Just like everything has changed over the years, decades, and centuries, so has the art of drawing. So, before you look around a museum or collector’s art gallery, like Charles Saatchi, make sure you get the picture by taking a look at these 5 ways the art of drawing has transformed over the years.
The most drastic way that art has transformed within the last decade has much to do with the evolution of technology. As tablet computers, desktops and smartphones have become touch screen, this has allowed drawings to be completed without using pen and paper.
This might also have led to more uniformity as digital drawings can be completed using templates, pre-configured shapes, and by digitally tracing and enhancing an existing photograph. In this sense, the art of drawing – to some purists at least – might require less technical skill, and more skill with technology.
Traditionally, art served as a kind of visible religion, communicating religious beliefs, customs, and values through depictions of the human body. Their interconnectedness, according to Encyclopedia.com, is due to the reciprocity between image making and meaning making as creative correspondence of humanity with divinity.
However, over the years, the purpose of art and drawing has changed. Though religious drawing is still a valid art form, the art of drawing might also commemorate an important event, record visual data, serve as propaganda or social commentary, create beauty, convey intense emotion, or tell a story.
- Beauty standards
In line with social standards changing over the years, as have beauty standards. This is reflected in the different ways that people have drawn their subjects over time, in their contemporary style most perceived to be beautiful.
In times gone past, a drawing might be limited to a part of the artistic process, or as an illustration in a scientific or scholarly work. For example, some drawings may be seen as scientific as opposed to works of art, or as unfinished sketch or draft that led towards a finished painting.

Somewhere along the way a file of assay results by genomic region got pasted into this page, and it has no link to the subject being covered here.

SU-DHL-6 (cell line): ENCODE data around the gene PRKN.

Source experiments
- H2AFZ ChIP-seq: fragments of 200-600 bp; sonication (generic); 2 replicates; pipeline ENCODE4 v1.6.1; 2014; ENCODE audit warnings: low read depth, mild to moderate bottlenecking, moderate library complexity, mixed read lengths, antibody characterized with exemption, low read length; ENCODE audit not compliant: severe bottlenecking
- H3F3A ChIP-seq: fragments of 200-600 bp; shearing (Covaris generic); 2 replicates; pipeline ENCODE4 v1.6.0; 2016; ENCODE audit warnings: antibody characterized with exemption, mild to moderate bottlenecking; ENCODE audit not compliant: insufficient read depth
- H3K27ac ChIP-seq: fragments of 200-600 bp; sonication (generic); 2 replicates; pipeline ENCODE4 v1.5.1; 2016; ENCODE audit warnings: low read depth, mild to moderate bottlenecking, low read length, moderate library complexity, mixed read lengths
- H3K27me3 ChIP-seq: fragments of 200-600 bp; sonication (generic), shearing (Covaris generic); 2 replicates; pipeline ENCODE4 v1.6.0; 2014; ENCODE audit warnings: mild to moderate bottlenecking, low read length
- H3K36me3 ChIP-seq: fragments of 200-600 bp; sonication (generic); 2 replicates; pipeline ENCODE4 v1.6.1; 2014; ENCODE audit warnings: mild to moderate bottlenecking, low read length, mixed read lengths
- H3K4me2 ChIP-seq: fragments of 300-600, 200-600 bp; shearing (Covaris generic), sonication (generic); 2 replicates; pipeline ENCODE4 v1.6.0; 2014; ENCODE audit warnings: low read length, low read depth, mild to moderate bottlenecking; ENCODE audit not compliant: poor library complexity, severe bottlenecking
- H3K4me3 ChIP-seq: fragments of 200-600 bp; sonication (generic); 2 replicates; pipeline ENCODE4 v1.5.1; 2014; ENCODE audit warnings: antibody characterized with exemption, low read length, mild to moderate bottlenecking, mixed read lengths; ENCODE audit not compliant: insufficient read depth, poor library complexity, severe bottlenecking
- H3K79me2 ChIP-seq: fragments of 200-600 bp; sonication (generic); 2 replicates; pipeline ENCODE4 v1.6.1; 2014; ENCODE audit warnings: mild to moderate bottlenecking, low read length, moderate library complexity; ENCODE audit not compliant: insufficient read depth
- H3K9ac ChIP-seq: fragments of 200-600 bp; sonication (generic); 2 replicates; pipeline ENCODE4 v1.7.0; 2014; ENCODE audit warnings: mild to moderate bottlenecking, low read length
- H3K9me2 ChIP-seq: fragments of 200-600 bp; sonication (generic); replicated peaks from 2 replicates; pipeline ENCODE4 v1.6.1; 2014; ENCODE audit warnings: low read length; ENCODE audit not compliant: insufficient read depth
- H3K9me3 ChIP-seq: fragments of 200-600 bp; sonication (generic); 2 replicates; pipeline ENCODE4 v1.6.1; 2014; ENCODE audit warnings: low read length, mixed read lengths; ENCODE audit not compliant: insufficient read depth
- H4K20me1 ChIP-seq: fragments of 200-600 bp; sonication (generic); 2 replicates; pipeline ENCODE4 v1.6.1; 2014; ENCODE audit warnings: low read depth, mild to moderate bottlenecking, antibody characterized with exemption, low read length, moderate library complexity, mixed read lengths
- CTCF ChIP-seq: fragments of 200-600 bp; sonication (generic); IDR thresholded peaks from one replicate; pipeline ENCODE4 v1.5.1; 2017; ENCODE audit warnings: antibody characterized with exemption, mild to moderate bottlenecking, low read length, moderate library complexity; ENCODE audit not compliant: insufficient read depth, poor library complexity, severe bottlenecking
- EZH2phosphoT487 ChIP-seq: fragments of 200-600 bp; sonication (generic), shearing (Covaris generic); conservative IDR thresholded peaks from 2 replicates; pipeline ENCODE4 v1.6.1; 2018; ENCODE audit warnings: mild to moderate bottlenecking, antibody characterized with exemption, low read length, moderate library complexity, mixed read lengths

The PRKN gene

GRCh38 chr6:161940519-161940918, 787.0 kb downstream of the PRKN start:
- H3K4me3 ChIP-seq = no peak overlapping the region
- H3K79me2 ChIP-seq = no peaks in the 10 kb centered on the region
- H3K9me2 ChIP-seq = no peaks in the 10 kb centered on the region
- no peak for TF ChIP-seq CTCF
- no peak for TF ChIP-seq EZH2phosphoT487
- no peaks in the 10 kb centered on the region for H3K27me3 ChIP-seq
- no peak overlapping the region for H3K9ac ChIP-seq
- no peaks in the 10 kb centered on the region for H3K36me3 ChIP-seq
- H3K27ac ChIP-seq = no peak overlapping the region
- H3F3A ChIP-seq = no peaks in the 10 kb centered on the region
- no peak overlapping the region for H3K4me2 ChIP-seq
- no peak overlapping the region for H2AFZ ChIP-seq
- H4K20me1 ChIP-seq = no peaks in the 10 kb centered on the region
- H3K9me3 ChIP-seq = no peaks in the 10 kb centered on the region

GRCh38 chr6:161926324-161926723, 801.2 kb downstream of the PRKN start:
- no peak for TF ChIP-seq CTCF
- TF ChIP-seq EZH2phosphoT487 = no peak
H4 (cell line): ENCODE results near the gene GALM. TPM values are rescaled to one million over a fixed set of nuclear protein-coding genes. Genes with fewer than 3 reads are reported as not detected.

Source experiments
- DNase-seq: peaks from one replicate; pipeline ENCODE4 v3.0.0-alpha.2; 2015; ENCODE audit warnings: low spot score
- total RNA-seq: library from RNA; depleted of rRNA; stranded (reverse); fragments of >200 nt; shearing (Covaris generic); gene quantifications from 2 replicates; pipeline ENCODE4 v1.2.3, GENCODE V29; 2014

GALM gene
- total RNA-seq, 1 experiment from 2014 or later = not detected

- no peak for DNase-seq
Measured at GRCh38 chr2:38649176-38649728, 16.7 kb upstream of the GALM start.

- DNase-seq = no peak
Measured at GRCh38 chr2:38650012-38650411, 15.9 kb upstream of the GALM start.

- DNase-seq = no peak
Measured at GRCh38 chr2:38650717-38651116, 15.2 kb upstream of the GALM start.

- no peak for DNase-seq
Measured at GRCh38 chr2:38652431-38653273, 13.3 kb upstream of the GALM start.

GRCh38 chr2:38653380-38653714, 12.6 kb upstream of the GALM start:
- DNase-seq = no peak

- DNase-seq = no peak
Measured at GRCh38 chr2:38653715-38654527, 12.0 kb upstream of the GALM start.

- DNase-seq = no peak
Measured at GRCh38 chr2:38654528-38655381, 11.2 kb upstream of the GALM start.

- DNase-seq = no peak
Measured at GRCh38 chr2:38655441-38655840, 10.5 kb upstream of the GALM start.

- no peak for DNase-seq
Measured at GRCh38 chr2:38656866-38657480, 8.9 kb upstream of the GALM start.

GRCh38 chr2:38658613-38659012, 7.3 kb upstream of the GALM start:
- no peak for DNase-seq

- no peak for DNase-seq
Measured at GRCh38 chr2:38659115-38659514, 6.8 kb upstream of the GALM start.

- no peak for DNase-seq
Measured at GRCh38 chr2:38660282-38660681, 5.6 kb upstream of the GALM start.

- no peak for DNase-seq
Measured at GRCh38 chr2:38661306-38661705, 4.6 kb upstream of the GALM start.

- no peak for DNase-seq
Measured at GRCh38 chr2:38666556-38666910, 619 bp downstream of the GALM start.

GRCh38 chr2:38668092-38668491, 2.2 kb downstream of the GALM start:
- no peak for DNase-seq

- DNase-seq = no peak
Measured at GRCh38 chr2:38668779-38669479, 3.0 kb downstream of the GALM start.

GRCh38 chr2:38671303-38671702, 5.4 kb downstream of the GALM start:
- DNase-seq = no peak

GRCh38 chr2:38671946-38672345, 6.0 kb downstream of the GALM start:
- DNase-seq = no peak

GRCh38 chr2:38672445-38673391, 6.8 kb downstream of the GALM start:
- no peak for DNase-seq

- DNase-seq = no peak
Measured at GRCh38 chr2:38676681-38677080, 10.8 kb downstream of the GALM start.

For this reason, drawing might be seen as a training process for prospective artists, teaching them the main principles of the human anatomy for when they could turn their hand to paint. However, in the modern day and age, all forms of art are valid and celebrated.
Whether your preferred art form is drawing, painting, sculpting, or more conceptual, drawing is seen as an equal mode of art.
- Methods and Tools
Over time, every artist has preferred one tool over another for creating their art. Each artist chooses their tool based on the characteristics, and how that might compliment the method and style of drawing that they had.
As new materials were made and invented, methods and tools therefore adapted. For example, graphite was not discovered until 1560s, and so before then the term ‘pencil’ referred to a thin metal stick or thin camel hair paintbrush. The term ‘pencil’ meaning a graphite writing implement didn’t evolve until the late 16th century.
However, one thing that has stayed the same over the years is that the artist’s hand is their most essential tool. The hand is what marks the page, creates the vision in your head, and translates it for others to see.
And there you have it – 5 ways that the art of drawing has changed over the years, and one way that it hasn’t – the artist’s hand and creativity.